This failure to read the foreign languages also means that Americanists are often incapable of judging the worth of new ideas that wash over and routinely innovate the intellectual substance of the area studies centers. My aim is not to chastise Americanists. It is to show that area studies centers routinely help to innovate new ideas that history departments are structurally ill-equipped to appreciate. That Sánchez Prado and Coronado in my examples above are literary theorists might suggest to some that these scholars developed their innovative ideas in the Spanish and English departments where their tenure lines are housed. But it is impossible to call their work merely “nationalistic,” and it is impossible to separate the innovations in their work from the dialogues in Latin American Studies centers that they were engaged in as they wrote their books or from their analysis of the original Spanish texts that they incorporated into their evaluations.
Area studies centers are under financial attack from the US government as Title VI programming continues to be cut and from state legislatures concerned with producing more graduates in the professions. Within our universities, they are dominated politically by disciplinary units that find it hard to take intellectual chances and are structurally ill-prepared to evaluate scholarship that has been produced in other languages. If there is, indeed, a problem of “academic globalism,” as Linton maintains, or a problem of nationalist scholarship, as Harrison argues, this is not the fault of area studies centers. It is the problem of disciplines that refuse to transform their own structures yet find it easy to blame the interdisciplinary units when they do not do that work for them.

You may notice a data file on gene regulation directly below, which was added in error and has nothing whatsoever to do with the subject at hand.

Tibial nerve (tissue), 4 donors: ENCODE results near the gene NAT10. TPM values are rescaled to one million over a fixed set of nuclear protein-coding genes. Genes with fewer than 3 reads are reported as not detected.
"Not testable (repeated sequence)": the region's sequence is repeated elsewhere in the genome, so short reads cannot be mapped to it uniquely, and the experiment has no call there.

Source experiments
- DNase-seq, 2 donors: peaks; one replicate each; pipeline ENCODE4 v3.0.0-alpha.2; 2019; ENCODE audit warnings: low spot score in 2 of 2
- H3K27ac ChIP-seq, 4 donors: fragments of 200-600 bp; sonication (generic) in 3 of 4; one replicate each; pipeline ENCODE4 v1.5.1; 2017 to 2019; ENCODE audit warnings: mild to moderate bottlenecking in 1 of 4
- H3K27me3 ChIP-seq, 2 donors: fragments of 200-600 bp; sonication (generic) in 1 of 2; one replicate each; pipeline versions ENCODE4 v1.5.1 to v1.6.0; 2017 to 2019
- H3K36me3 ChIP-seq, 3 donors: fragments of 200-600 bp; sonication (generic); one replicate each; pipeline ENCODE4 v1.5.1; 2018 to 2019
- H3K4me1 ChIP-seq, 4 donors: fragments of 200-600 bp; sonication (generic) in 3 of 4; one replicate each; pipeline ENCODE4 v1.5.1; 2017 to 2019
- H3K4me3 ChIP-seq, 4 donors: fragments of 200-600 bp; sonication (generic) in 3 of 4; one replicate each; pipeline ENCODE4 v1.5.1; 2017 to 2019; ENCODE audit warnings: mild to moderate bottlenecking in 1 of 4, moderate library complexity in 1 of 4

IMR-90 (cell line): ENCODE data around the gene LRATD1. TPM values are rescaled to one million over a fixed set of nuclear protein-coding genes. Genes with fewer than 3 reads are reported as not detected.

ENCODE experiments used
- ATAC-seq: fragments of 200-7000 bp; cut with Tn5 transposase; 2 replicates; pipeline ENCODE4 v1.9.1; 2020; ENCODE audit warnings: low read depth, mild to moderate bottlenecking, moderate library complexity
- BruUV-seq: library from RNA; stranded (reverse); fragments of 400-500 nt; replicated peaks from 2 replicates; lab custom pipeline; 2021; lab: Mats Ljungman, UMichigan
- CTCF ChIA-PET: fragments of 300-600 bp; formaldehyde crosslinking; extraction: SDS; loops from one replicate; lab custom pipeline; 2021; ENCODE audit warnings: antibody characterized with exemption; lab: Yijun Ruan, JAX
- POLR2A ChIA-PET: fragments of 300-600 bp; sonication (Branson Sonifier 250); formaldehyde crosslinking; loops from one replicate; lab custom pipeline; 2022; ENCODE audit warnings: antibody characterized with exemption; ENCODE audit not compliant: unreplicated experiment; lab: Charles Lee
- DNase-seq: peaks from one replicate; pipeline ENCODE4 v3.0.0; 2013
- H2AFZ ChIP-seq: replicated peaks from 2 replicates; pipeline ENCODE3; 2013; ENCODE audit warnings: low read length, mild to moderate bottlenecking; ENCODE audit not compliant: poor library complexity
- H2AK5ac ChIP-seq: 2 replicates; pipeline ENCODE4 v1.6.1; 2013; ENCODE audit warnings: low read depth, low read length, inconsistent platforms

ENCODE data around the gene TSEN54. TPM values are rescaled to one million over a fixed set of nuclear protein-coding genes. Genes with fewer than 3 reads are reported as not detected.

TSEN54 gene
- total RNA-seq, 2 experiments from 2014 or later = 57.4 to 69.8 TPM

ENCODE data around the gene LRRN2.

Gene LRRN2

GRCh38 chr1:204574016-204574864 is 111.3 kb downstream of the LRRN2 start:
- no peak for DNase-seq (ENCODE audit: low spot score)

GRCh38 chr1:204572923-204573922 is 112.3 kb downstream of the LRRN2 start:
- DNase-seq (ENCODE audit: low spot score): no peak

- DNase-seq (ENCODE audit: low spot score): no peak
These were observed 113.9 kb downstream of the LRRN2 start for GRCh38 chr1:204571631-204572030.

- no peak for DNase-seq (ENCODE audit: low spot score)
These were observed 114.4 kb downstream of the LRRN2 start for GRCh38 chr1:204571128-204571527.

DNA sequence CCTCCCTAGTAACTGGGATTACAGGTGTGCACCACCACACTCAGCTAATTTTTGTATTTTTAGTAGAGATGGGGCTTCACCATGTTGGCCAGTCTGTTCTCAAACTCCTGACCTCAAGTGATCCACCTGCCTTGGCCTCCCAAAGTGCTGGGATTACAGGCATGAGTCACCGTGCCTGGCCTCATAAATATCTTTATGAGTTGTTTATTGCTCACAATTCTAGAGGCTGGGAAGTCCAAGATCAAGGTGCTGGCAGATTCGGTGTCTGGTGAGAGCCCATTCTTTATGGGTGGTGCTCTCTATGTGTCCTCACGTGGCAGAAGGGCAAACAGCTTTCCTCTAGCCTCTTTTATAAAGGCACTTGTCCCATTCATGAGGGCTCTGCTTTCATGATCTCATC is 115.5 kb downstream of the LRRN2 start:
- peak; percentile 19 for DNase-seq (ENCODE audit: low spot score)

Morton White Social Thought in America: The Revolt against Formalism (New York: Viking Press, 1949).
 Ignacio M. Sánchez Prado Naciones intelectuales: Las fundaciones de la modernidad literaria mexicana, 1917-1959 (West Lafayette, Indiana: Purdue University Press, 2009).
 Raúl Coronado A World Not to Come : A History of Latino Writing and Print Culture (Cambridge, Massachusetts: Harvard University Press, 2013).
Ruben Flores is associate professor of American Studies and courtesy professor of history at the University of Kansas. He is former associate director of KU’s Center for Latin American and Caribbean Studies. Flores is the author of Backroads Pragmatists: Mexico’s Melting Pot and Civil Rights in the United States (University of Pennsylvania Press, 2014), which analyses the political effects in Mexico and the U.S. of the discourse in pragmatism conducted across the two nations in the middle of the twentieth century.